Tag Archives: Tom Wolfe

The Man in Full Rests

Author Tom Wolfe,  “probably the most skillful writer in America” according to William F. Buckley, died yesterday at age 88.

“Whether profiling One Flew Over the Cuckoo’s Nest author Ken Kesey and his hippie pals the Merry Pranksters or America’s first astronauts, Wolfe had a dramatist’s gift for the telling detail and for crafting page-turning suspense,” writes Rolling Stone’s Tim Grierson.

“Never try to fit in; it’s sheer folly,” he once advised. “Be an odd, eccentric character. People will volunteer information to you.”

Wolfe had a style bound to inspire countless bad imitations. You may see some on the socials this week and next.

Terry Teachout writes, “I confess to being shaken by the news of Wolfe’s death. I last saw him in the flesh a year or so ago, and he looked at once frail and somehow ageless. I couldn’t imagine a world without him then. I still can’t.

Speech Is a Uniquely Human Quality

Max Muller, a pioneering 19th-century linguist at Oxford, read Darwin’s work and declared that the use of language was the gift that definitively separated human beings from the animal kingdom. It was, Muller said, “our Rubicon, and no brute will dare to cross it.” Nowadays, neo-Darwinians would dismiss mulish Muller as a “speciesist.”

Andrew Ferguson summarizes and reviews Tom Wolfe’s The Kingdom of Speech for sympathetic readers. He condemns scientists who argue against non-scientists asking awkward questions they’d rather ignore and claim to deserve a respect they have yet to earn.  “Evolutionary theory is no closer than it was in Darwin’s day to explaining in materialist terms how traits like self-consciousness and language came to be.” (via Prufrock News)

Wolfe Argues Against Evolutionary Speech

“There is a cardinal distinction between man and animal, a sheerly dividing line as abrupt and immovable as a cliff: namely, speech.”

The great Tom Wolfe takes on language, Darwin, and Noam Chomsky in his new book, The Kingdom of Speech. He says all of the theories on how language began are terrible, exposing a major weakness in the bowels of evolution.

In his article yesterday, Hillel Italie notes:

Speech is the book’s primary subject, but status has been the running theme of Wolfe’s work from the astronauts in “The Right Stuff” to campus life in “I Am Charlotte Simmons,” and it’s a subplot for “Kingdom of Speech.” He doesn’t only take on Chomsky, but portrays Darwin as a competitive, would-be aristocrat striving for “honor as a Gentleman and a scholar.”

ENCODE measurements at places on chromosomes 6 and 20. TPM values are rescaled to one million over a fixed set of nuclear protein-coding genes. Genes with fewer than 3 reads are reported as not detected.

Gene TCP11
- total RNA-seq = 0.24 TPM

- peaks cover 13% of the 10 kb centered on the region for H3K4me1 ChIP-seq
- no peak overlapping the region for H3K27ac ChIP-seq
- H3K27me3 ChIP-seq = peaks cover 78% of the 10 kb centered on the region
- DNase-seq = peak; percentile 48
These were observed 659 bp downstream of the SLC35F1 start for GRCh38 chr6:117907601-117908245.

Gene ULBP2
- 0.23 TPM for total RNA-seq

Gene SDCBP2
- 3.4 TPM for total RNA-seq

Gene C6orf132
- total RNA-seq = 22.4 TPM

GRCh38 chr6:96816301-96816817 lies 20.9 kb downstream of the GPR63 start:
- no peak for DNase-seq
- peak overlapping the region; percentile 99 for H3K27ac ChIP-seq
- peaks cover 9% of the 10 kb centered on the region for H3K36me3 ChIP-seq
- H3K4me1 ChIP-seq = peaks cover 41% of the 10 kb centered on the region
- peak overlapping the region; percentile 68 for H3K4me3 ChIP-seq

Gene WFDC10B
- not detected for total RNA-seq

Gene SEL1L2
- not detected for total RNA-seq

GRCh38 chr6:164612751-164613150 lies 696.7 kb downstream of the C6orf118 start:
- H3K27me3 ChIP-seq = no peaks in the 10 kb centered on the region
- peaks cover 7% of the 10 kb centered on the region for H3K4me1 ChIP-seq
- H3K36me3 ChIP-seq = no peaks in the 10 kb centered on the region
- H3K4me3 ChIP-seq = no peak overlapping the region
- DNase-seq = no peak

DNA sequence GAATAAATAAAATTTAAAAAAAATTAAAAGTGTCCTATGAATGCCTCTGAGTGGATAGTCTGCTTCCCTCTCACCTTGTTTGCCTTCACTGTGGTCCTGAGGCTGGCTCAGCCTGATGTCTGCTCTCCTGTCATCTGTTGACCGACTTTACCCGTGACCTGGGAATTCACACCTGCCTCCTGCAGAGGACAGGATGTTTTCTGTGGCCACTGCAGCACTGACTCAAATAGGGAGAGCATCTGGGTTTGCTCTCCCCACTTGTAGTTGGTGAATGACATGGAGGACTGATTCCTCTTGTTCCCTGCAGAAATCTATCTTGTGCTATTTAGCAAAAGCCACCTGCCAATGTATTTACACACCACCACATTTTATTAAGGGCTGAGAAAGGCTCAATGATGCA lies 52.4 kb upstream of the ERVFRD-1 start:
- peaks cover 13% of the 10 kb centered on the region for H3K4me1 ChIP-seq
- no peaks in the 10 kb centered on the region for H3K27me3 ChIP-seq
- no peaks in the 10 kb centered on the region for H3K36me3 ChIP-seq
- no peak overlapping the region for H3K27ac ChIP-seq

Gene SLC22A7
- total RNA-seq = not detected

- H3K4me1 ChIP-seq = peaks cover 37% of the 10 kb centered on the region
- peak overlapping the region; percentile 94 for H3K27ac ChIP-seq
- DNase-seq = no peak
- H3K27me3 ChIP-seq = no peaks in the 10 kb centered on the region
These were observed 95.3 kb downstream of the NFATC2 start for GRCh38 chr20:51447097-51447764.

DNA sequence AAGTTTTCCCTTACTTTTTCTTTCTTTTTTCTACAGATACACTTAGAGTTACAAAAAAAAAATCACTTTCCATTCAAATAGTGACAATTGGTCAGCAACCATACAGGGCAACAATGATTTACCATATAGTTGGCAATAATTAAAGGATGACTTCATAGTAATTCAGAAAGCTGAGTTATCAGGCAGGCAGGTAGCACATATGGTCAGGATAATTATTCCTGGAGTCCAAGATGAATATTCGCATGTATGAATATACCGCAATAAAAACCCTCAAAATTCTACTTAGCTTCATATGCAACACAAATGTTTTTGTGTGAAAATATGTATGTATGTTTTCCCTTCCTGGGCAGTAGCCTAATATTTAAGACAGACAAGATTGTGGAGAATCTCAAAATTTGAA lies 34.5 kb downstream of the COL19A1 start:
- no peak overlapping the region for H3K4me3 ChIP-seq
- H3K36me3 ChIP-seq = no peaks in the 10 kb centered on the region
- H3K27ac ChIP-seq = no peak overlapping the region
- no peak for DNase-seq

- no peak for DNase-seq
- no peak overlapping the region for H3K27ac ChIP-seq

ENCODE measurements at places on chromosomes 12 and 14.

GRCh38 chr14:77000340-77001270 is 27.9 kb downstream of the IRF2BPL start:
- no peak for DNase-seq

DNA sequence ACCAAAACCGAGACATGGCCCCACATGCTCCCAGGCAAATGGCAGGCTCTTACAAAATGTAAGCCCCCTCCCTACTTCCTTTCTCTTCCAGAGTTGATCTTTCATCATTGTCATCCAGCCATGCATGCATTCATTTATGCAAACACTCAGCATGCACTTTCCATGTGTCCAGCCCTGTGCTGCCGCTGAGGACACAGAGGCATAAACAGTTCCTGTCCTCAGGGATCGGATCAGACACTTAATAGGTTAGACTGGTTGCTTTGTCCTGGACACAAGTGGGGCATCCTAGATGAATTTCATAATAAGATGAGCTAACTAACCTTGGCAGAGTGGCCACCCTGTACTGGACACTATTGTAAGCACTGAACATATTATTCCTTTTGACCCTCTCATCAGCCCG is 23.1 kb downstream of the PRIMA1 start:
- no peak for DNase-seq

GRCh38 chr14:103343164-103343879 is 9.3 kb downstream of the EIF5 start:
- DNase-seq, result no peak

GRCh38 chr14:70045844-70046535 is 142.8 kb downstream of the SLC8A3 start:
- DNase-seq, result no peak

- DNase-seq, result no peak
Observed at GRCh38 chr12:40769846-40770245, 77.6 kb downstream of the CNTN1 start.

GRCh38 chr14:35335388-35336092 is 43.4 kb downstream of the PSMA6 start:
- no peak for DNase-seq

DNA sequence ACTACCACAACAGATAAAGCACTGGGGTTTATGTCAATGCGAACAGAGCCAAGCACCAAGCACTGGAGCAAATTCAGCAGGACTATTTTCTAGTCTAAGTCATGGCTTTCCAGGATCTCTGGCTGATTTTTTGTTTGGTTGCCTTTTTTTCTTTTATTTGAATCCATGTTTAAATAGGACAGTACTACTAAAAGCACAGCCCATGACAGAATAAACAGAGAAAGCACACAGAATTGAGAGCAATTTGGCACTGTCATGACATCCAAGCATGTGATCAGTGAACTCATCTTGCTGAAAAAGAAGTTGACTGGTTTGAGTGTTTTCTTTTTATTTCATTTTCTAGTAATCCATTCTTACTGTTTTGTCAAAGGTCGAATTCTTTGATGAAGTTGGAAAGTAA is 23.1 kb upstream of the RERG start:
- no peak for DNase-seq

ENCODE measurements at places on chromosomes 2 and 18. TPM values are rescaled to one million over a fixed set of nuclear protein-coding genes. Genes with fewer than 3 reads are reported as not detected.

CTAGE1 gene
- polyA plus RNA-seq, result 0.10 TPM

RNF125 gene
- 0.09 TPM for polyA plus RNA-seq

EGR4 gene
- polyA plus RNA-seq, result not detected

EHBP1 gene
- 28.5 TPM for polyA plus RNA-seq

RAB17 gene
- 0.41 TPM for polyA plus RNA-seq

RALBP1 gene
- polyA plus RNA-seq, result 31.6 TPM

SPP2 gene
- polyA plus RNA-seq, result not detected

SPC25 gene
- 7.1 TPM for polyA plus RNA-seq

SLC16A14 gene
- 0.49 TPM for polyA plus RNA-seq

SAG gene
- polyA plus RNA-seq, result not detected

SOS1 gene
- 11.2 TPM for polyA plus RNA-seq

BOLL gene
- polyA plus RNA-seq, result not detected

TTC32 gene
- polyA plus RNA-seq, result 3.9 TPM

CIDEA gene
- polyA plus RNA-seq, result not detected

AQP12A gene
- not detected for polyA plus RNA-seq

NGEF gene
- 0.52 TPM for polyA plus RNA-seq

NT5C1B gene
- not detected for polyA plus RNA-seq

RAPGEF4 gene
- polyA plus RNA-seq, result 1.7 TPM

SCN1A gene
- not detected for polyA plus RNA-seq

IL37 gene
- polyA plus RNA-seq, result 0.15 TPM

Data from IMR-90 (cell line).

Naturally, I’m sympathetic to any argument against evolution, but this particular argument also draws me in and recalls what I read about language origin in a course on the history of English. All of them are grasping at straws.

Charles Mann goes into detail on what Wolfe explores and explains:

When Darwin finally took on language in “The Descent of Man” (1871), the coffee got pretty weak. By that point, the argument that language evolved from animal sounds had already been made by well-known figures like Wallace, August Schleicher (the best-respected linguist of the day) and Edward B. Tylor (one of cultural anthropology’s founders). Darwin mainly reiterated their reasoning, which amounted to: Bird song and dog barks are actually pretty expressive, so I bet they could have extended somehow into human language. The term for this kind of thing in academia is “hand-waving.”

Tom Wolfe in the NYPL

The papers of the Man in the White Suit, Tom Wolfe, have been acquired by the New York Public Library, making him “officially an Important Writer,” as Oliver Wiseman states. The papers have been made available to the public only recently. (via Prufrock)

Wolfe has not published a memoir or autobiography. In general he leaves himself out of his writing. But the career of Tom Wolfe, as told by Tom Wolfe, is the story of an outsider swimming against the tide, first in non-fiction and then in novels. Things got interesting when a strike knocked out New York’s newspapers in 1963. “You weren’t going to catch me on a picket line,” Wolfe said in an interview several years ago. “So I went to Esquire with a story about custom cars.” That article, his first magazine piece, was originally titled “There Goes (Varoom! Varoom!) That Kandy-Kolored (Thphhhhh!) Tangerine-Flake Streamline Baby (Rahghhh!) Around the Bend! (Brummmmmmmmmmmmmmm) . . .” Tom Wolfe was already Tom Wolfe.